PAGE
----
Newsletter 121, Summer 2018 © Hampshire Mills
From Needles to Putty, Forging to Flour
A talk by Peter Hill to the HMG meeting on 24 March 2018
Alison Stott (with minor additions by Dave Plunkett)
Photos by Peter Hill
and Dave Plunkett
, Forging to
Peter started by saying that
TIMS (The International Molinological Society) hold
a symposium every four years in a different country
when mills of the area are visited and learned
papers given; between these symposiums a mid-term
excursion is held, again in a different country, but
in this case just the mills are visited and there
are no lectures. In 2017 this took place in the
Midlands of England when a total of 30 mills were
visited during the week.
talk took us on a lightning tour of 17 watermills
and 5 windmills. A selection are mentioned below.
near Leeds, last produced linseed oil putty. It has
two internal waterwheels driving edge runner stones
to crush chalk; this was then mixed with water and
the resulting slurry evaporated, using hot air from
furnaces to produce whiting. It was mixed with
linseed oil from Canada to produce putty for
timber-framed windows, with a rubber compound added
if it was to be used for metal frames.
Redditch Needle Mill
demonstrated a very laborious and complicated
process. Briefly, pre-heated wires were drawn out
to the required thickness, cut into lengths, and
straightened by heating and rolling; at this point
they became known as ‘stiffs’. The most perilous
part of the process now took place. An operator put
100 ‘stiffs’ between the palms of his hands and held
them against a fast revolving stone until sharpened.
Slivers of steel might become embedded in his eye
and metal and stone dust filled the air; life
expectancy was 28 to 35 years. A further process to
harden and glaze the needles took place before final
packaging and distribution around the world.
Shirley’s Bone &
Etruria, was powered – unusually – by a beam
engine. Flint and bone (previously boiled) were
calcined in kilns at high temperature, transferred
to grinding pans, mixed with water, and tumbled
round the pans by one-ton chert blocks until in
suspension. This was run off to settle in ‘arks’ on
the floor below when, finally, the resultant ‘slop’
was barrelled up and sent off to customers to make
bone china crockery.
Sheffield. Edging, sharpening, and polishing of
tools took place here with no less than 18
grindstones of various dimensions being driven from
line shafting. The grinder sat astride wooden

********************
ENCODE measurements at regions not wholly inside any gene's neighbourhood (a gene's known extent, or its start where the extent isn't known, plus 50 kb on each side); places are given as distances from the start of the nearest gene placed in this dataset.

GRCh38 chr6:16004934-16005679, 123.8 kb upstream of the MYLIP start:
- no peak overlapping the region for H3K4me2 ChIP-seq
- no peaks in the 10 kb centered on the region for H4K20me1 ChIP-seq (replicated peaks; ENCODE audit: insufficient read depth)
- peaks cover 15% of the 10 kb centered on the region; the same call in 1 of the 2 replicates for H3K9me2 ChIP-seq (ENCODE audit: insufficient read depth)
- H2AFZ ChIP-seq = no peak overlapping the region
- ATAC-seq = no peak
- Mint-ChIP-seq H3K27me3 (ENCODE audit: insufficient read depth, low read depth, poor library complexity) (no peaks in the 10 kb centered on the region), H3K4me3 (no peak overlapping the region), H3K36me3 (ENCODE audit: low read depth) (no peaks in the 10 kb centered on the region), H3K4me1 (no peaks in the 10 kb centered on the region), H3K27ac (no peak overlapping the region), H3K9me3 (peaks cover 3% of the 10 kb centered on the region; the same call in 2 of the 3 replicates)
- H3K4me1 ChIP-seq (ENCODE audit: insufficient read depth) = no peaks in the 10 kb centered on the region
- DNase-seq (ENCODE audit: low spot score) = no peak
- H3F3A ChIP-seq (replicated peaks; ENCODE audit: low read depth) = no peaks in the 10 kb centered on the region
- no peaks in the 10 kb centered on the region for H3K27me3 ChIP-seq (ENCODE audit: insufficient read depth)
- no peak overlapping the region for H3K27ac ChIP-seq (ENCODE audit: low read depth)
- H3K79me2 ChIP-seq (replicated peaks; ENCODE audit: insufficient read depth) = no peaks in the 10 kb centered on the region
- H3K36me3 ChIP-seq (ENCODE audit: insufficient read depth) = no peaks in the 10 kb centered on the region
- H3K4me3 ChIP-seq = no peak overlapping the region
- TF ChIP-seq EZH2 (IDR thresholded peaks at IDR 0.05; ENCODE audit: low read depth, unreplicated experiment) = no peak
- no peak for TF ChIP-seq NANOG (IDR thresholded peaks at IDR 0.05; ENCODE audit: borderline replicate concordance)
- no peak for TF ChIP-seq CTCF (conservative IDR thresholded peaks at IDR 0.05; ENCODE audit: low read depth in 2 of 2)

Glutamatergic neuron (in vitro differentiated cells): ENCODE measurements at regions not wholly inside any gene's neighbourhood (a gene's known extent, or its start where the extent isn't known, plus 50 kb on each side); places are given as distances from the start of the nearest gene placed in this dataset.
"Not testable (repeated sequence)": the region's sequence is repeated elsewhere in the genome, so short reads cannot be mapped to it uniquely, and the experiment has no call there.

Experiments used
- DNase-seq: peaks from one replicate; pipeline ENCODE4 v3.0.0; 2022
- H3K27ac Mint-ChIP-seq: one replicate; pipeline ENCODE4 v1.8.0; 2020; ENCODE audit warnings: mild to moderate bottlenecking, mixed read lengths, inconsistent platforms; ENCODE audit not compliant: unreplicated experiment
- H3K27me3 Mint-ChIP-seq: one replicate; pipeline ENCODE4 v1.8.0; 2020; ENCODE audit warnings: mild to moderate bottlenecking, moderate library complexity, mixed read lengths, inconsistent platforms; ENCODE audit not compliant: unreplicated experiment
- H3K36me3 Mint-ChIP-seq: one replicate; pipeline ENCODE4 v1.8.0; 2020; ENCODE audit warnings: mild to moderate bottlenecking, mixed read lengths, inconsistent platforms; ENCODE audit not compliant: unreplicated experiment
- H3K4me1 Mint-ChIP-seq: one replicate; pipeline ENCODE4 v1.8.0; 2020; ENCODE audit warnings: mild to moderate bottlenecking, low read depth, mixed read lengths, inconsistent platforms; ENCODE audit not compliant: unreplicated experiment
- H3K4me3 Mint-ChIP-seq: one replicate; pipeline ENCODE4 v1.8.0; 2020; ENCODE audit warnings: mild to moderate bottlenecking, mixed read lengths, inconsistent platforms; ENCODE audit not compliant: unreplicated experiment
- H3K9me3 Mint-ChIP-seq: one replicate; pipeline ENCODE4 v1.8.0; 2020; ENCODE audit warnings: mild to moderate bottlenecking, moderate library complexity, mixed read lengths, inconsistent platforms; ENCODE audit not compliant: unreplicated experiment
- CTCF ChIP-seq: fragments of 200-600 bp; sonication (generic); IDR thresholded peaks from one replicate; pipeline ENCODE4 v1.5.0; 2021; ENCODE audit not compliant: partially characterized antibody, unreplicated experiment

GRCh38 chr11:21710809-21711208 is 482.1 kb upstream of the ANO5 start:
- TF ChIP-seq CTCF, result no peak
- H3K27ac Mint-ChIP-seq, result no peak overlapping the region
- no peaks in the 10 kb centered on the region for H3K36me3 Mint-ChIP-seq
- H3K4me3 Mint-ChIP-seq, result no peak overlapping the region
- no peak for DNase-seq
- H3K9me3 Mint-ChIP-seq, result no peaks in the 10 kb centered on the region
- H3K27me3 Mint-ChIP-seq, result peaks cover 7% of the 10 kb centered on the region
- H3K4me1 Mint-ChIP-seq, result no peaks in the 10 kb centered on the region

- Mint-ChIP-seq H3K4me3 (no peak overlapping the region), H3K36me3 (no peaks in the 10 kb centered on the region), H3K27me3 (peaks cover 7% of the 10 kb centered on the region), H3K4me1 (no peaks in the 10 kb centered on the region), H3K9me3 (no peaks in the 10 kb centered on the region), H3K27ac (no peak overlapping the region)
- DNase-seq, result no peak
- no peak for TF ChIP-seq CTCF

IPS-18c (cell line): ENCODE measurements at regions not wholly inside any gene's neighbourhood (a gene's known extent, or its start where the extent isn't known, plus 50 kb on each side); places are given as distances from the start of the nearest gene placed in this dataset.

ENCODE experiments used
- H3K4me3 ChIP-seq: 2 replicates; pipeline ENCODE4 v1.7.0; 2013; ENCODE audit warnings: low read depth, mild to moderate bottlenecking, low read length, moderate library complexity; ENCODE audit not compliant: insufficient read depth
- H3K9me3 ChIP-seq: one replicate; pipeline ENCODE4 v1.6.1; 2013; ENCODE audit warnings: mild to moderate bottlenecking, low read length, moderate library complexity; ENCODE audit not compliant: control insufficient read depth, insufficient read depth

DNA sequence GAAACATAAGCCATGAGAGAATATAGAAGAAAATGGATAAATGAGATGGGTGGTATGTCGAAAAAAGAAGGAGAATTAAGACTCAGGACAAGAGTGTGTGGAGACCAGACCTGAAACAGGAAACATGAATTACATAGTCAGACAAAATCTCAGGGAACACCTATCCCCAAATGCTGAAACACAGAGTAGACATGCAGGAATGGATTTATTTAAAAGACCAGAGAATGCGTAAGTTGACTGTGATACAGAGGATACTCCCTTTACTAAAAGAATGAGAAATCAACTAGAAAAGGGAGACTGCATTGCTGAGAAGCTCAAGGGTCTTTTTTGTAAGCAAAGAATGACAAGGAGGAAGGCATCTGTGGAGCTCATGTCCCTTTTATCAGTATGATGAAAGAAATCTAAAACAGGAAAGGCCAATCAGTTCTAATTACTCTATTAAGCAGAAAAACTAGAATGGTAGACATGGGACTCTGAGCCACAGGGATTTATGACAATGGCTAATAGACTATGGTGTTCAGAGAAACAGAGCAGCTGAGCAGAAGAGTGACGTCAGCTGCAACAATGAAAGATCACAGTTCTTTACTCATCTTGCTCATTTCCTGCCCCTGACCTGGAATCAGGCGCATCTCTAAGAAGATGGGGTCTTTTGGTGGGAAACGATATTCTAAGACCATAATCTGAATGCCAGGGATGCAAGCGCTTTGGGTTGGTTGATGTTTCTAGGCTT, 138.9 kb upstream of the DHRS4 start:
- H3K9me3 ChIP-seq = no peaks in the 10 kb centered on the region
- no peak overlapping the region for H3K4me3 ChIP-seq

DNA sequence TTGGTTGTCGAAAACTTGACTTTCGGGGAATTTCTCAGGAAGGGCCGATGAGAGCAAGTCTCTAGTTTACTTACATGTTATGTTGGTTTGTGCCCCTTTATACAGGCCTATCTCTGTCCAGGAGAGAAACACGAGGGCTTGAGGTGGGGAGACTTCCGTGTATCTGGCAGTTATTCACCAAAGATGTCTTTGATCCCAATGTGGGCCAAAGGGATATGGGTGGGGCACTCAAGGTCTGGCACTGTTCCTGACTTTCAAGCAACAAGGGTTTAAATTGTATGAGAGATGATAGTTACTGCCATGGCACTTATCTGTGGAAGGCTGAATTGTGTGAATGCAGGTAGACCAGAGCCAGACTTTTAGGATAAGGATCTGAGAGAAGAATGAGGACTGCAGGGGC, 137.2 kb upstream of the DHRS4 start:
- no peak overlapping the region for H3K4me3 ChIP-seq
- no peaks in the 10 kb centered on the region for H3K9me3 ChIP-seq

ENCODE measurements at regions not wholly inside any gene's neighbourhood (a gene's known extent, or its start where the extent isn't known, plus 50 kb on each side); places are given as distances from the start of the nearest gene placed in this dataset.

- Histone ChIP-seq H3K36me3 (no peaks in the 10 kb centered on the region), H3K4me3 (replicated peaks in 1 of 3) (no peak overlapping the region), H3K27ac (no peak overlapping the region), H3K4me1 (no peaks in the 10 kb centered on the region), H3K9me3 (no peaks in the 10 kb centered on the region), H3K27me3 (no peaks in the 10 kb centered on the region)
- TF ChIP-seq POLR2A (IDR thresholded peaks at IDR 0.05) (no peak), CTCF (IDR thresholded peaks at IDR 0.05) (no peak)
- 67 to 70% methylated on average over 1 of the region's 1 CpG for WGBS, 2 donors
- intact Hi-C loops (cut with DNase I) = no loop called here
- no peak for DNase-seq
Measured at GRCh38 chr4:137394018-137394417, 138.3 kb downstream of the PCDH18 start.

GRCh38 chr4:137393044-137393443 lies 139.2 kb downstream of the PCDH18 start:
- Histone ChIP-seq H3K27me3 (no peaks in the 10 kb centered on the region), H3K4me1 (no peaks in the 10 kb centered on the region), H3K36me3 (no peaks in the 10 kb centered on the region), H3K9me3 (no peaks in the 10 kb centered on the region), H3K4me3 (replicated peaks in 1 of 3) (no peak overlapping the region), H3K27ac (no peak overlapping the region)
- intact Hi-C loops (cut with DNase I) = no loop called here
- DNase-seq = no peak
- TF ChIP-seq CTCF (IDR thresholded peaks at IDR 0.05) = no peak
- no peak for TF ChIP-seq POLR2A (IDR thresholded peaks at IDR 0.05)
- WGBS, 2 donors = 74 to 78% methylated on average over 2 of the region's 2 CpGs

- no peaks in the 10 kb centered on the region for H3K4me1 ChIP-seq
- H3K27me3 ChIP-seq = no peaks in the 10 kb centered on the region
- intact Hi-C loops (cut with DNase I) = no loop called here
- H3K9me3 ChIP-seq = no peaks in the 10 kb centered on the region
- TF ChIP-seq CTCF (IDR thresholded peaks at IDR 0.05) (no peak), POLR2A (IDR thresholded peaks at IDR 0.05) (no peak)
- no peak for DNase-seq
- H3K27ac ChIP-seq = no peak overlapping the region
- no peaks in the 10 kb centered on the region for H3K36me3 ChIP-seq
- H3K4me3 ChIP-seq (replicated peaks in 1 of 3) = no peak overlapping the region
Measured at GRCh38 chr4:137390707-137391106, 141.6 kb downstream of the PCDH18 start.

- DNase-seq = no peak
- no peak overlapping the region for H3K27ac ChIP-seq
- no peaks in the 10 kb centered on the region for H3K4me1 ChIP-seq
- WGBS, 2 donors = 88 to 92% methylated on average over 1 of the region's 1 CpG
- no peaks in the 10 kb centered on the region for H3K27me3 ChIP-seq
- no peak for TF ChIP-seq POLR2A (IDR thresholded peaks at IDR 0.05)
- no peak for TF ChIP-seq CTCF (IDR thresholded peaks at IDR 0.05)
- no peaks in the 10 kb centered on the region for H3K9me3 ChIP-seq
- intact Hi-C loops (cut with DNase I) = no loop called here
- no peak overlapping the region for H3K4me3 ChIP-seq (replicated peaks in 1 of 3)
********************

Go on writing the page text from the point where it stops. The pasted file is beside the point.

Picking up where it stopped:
horsing and from the age of 9 his son could become
an apprentice, sitting behind him. It was a
hazardous job, the air was filled with sandstone and
metal dust; life expectancy was 35 to 40 years.
On this trip Peter
also visited several corn mills. One with an
unusual bit of history was New Hall Mill, Sutton
Coldfield, where, in 1899, on a single day flour was
ground and a loaf of bread baked and sent to Queen
Victoria for her golden jubilee – and the same was
done for Queen Elizabeth’s silver and golden
Ashford Bone &
Bobbin Mill (where access to the inside was not
possible) had originally been a saw and wood-turning
mill which made bobbins for the textile industry
before eventually making self-assembly carts and
wheelbarrows. The bone crushing mill was not for
the pottery industry but for producing bone-meal
His final two
water-powered mills were two huge commercial mills.
was built in 1803 using cast iron beams and supports
following a fire which destroyed the previous mill.
This enormous and impressive building now stands
more or less empty
next to the equally
impressive partner, the East Mill. On the same site
adjacent is the Belper Hydro Electric Station,
restored and feeding power into the grid.
Quarry Bank Cotton Mill,
Styal, of 1784 expanded over many years with
additional waterwheels and then two turbines to
drive the cotton spinning machinery – this is a very
well-known mill and is probably familiar to most
members. Demonstrations of the early methods of
spinning and weaving are provided daily.
also showed slides of five windmills visited on this
tour, all corn mills, ranging from the post mill
from Danzey Green (below left) at the
Avoncroft Museum, to the six-sailed stone tower mill
at Heage, Derbyshire,
which is in full working order.
final slide was an amazing view of Chesterton
Windmill, Warwickshire, (below right) caught by a
shaft of light from the setting sun.
members present thanked Peter for once again coming
to talk to HMG and for interesting and entertaining
us so well.
Peter included this restored corn mill in his
talk, although it is not mentioned in Alison’s
report. I have added it here as it shows the
backshot suspension wheel with its unusual water